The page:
Yesterday I buried a friend, Lois. Well, I didn’t literally bury her, I left that to other more able bodied people, but I was there when it happened. She died on Monday, both suddenly and not.
She had cancer; an aggressive form of pancreatic cancer which was only diagnosed, at stage 4, earlier this year. Only a week or so ago she was well enough to be spotted by another friend at a cafe in town, on the phone, organising her next project. By Monday night she was gone.
In a way, I’m happy for her. It was fast and relatively painless in the end. She was expecting this to drag out for weeks or months longer, and she dreaded that slow and painful decline, but her body did her a solid and just stopped fighting.
The funeral was lovely. There were plants from her beloved garden, art and sculptures she had made. A beautiful setting, nestled between the mountains of Banks Peninsular and the waves of Lyttelton Harbour, which is fed by the great pacific ocean.
It was a celebration of her life, and the love she planted, like seeds she’d smuggled from England, in every heart she met. It was painful and full of regrets of things not said or done, of a future missed, and gratitude for the past, the shared love and experiences, and opportunities that had been taken.
Lois planned her own funeral, writing or gathering everything that she wanted included into a thoughtfully curated celebration of love and loss. She had carefully scripted everything bar the personal messages from those who loved her. She even had a message recorded in her own voice… or so she’d thought – technology got the last laugh, as that recording hadn’t worked, and the transcript didn’t make it into the printed sheets to be read out. Other than the technological failure, it was perfectly orchestrated to facilitate our grief and help us to carry on without her.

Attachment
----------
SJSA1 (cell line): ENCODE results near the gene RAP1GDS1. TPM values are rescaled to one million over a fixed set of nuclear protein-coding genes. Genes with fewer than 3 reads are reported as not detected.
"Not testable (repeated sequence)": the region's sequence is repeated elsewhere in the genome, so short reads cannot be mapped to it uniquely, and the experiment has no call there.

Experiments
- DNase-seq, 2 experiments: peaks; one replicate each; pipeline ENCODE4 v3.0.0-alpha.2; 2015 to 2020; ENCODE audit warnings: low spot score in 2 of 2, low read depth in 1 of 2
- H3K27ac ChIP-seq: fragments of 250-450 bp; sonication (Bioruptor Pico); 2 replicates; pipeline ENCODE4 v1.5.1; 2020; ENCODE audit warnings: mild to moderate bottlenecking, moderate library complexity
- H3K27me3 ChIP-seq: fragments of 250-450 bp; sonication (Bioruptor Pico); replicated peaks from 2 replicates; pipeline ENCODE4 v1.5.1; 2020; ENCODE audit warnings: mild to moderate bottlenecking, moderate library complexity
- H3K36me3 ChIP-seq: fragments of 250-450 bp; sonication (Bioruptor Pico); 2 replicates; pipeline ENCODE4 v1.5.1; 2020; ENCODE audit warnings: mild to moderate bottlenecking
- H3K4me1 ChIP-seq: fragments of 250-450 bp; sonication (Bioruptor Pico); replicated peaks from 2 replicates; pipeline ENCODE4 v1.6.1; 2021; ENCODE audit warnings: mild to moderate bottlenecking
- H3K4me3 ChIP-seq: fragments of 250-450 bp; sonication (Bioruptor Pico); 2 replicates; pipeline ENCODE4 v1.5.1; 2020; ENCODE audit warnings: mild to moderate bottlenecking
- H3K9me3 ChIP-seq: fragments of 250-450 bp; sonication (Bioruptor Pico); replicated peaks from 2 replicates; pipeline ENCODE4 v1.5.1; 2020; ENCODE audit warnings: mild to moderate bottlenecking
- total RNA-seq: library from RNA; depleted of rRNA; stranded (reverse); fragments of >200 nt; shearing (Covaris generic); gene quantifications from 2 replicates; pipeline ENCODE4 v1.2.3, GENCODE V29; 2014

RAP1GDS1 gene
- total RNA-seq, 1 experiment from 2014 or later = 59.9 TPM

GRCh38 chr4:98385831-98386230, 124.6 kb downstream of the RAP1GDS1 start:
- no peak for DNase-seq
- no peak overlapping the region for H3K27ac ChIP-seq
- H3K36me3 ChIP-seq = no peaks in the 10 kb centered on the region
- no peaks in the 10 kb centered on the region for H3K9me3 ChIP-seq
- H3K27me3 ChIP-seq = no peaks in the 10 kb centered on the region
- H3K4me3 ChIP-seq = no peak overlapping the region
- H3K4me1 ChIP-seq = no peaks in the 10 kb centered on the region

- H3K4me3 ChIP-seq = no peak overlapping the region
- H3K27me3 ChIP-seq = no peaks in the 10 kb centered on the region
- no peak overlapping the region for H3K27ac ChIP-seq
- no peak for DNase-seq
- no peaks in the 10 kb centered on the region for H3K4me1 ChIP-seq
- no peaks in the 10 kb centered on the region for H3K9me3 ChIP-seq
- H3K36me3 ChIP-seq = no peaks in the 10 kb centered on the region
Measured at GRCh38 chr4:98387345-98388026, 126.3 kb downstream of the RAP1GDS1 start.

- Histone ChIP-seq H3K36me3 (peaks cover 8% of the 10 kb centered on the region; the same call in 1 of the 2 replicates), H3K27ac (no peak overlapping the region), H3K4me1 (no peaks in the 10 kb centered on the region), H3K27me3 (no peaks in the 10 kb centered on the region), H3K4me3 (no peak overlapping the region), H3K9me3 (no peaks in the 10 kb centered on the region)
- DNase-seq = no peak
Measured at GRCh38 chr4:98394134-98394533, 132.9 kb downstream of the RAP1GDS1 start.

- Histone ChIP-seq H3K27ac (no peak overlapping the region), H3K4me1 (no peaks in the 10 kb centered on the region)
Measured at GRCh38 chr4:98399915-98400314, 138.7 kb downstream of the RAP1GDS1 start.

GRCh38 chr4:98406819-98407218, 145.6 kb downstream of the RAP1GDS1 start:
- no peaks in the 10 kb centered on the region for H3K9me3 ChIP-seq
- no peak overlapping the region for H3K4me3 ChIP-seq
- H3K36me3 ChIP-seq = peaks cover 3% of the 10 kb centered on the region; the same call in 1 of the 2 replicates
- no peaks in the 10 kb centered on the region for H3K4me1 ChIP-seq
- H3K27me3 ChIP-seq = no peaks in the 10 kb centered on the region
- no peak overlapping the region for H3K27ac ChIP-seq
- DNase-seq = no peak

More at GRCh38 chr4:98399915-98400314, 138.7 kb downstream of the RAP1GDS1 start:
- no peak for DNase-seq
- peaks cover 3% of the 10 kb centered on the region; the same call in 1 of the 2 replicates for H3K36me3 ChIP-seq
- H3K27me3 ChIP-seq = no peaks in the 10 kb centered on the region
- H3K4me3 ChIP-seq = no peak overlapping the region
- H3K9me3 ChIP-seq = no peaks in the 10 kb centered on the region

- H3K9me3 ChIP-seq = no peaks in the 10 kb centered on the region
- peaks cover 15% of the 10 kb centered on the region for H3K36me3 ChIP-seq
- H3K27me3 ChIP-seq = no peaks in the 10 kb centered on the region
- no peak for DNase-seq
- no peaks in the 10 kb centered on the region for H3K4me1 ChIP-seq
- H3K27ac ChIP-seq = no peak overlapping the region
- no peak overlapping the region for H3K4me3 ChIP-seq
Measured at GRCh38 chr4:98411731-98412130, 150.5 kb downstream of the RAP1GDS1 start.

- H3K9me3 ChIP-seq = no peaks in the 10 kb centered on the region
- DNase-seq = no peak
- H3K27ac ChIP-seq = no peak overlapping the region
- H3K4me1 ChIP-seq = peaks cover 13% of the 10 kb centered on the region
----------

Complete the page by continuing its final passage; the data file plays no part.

She knew why and how to do this because in life, and even in her own death, Lois was a grief counsellor. If you’ve received grief counselling services through hospice in NZ (and possibly elsewhere in the world, I don’t know), they will have used at least some of her models, resources, and methodologies. She used the phrase “growing around grief” to explain how the grief never gets smaller, but out lives get bigger, so we don’t notice it quite as much or as often.
I regret not speaking to her about my illness and the grieving process I need to go through, but she’s planted that seed in my mind now, even after she’s gone, and I will try to remember to help it grow.
Grief is often overlooked by people with ‘non-terminal’ chronic illnesses and those who care for them. We’re not automatically referred to someone to help us come to terms with our illness. We don’t face our own mortality, or the mortality of the ill person we are caring for. Instead, we carry on, trying to live our lives as if we were well, maybe with less activity to challenge our tired bodies. This is a mixed blessing, of course, as Lois describes the flip side in this piece.